Note that the newer Tascam US-122L and US-144 have different internal hardware; the remainder of this page does not apply to these models.
The Tascam US-122 (and apparently others) is a USB Audio/MIDI interface device which lets you plug things like guitars and condenser mics into your computer via a USB interface. An ALSA driver exists for it (snd-usb-usx2y), but it did not work out of the box for me with Ubuntu. I tried the following steps to get my hardware working (based largely on a post made in this thread: http://ubuntuforums.org/archive/index.php/t-21851.html). These steps are probably ubuntu-specific. I have followed the instructions given in the aforementioned ubuntuforums post almost to the letter, except that I compiled from source rather than using i386 RPM versions of packages (mostly because I'm running a 64-bit system). This seems to make a difference in terms of paths and such.
- Download alsa-firmware and alsa-tools (version 1.09 in my case) from http://alsa-project.org/
- Compile and install the alsa-firmware package (./configure && make && sudo make install)
- Compile and install the usx2yloader tool from the alsa-tools package. I had to satisfy a few dependencies for this to work, including alsa-headers. I was able to just apt-get this package.
- In order to make the US-122 work with Linux, a firmware upgrade is required - the upgrade is available from http://langerland.de/audio/usx2y/ - I downloaded the latest version (0.1b at the time of writing).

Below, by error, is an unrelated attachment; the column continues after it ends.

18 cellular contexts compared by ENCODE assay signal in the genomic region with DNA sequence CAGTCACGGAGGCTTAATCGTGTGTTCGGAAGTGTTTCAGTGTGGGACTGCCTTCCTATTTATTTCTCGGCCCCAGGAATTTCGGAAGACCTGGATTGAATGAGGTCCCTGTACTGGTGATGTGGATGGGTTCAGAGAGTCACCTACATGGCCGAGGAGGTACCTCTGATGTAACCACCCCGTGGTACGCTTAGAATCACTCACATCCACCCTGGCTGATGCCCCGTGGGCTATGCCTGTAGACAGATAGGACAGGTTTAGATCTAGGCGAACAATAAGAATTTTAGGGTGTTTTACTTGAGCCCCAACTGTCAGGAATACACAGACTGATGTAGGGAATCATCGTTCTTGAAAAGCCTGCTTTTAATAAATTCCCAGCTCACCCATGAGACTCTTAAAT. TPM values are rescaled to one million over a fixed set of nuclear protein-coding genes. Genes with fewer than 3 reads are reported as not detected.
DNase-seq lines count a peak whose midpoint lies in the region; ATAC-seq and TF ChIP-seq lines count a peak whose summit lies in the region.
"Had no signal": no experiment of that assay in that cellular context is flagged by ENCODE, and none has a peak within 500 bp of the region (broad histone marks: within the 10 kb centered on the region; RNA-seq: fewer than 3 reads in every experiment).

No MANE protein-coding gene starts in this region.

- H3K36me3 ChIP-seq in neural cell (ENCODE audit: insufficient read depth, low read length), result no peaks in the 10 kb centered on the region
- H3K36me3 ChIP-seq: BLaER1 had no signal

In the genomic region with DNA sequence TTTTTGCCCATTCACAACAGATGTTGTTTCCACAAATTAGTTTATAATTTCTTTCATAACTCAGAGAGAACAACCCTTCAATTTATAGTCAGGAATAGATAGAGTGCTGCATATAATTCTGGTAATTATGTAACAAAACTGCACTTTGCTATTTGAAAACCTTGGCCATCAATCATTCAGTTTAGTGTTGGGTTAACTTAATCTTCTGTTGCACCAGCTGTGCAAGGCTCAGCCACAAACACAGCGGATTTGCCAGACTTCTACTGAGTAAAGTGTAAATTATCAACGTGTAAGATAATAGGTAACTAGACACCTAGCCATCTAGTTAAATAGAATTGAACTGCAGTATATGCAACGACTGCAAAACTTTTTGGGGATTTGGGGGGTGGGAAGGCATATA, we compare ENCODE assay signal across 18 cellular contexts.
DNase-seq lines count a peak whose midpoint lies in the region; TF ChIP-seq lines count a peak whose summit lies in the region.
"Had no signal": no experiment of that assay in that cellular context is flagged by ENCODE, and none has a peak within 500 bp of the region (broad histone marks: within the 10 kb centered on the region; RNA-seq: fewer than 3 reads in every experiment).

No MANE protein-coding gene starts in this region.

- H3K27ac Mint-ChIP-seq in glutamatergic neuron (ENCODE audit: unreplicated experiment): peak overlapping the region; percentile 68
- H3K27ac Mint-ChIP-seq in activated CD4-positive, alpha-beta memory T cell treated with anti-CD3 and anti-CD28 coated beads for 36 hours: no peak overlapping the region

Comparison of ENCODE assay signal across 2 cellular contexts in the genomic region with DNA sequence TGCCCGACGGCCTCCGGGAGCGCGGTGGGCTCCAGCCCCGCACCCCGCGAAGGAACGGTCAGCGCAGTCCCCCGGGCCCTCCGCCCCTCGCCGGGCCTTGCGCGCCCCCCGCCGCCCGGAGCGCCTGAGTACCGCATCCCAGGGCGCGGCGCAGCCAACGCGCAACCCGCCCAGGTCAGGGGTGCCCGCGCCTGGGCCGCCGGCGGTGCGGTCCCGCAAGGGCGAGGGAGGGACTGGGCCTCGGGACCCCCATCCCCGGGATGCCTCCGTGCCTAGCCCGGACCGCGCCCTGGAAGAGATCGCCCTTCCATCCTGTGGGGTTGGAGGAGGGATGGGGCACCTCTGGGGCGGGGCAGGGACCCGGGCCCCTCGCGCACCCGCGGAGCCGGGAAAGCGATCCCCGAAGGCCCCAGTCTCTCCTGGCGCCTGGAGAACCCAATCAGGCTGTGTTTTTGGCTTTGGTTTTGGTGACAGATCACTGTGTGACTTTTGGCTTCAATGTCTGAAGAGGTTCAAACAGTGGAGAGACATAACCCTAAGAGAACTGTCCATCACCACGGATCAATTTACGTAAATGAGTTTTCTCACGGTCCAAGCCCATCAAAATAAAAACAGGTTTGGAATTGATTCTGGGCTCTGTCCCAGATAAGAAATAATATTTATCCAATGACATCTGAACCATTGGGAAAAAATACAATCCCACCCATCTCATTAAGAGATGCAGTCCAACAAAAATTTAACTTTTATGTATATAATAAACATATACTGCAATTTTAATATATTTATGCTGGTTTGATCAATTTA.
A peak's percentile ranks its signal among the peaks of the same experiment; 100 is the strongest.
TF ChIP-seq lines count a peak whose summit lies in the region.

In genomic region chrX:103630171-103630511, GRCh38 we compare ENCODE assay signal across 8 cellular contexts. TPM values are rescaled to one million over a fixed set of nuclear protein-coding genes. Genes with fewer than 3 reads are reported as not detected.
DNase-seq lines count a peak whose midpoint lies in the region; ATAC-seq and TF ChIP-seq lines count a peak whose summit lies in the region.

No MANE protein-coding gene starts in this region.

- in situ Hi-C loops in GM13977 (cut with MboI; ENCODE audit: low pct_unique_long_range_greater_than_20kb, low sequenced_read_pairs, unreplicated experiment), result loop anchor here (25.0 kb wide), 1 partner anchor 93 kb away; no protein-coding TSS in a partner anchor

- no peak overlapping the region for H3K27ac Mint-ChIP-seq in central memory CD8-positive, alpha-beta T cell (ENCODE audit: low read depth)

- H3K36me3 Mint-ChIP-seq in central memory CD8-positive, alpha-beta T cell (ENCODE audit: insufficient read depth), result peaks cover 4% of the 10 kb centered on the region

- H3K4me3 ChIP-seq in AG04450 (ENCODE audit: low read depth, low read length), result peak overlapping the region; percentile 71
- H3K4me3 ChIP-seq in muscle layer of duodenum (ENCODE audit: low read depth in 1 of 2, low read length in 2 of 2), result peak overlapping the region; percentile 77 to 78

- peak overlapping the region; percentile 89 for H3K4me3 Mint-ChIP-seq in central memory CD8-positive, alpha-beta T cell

- Determine the bus ID of the USB device using the lsusb command. The output from mine looked like this:
Bus 002 Device 003: ID 1604:8006 Tascam US-122 Audio/Midi Interface (without fw)
- After extracting the firmware upgrade package, I ran:
sudo fxload -s ld2-ezusb.hex -I \
(The /proc/bus/usb/002/003 path above is based on the "Bus 002 Device 003" output from running lsusb).
- If you happen to have something plugged into the phones socket on your US122 at the time, you may hear a click.
- Running sudo usx2yloader lights the US-122 up like a christmas tree, and it all seems to "just work".
- The output of aplay -l can be used to verify that it has worked:
card 3: USX2Y [TASCAM US-X2Y], device 0: US-X2Y Audio [US-X2Y Audio #0]
Subdevice #0: subdevice #0
- cat /dev/urandom > /dev/dspN (where N is the ordinal device ID, starting from 0) will also verify that sound output is working (it'll generate static which you will be able to hear if you plug some headphones into your US-122). Be sure to turn the "Phones" volume down on the device - I gave myself quite a fright trying this one out on my unsuspecting ears.
- So that's output done... I haven't managed to record anything using it yet. I will keep updating this if/when I make progress.
- UPDATE: I have been able to record using audacity, but sadly the US-122 seems to translate to a single audio device, so it gets locked by the recording process. I've been having to use my onboard soundcard for previewing/multitracking. I'm hoping there is some way of configuring ALSA to make it view the input and output channels as separate devices (as Windows seems to).
- Further Update: Using jackd, the unit is perfect! I started jackd using:
sudo jackd -R -v -d alsa usx2y -d hw:1
and everything just works! I used Ardour? to do multi-track recording and it all worked nicely.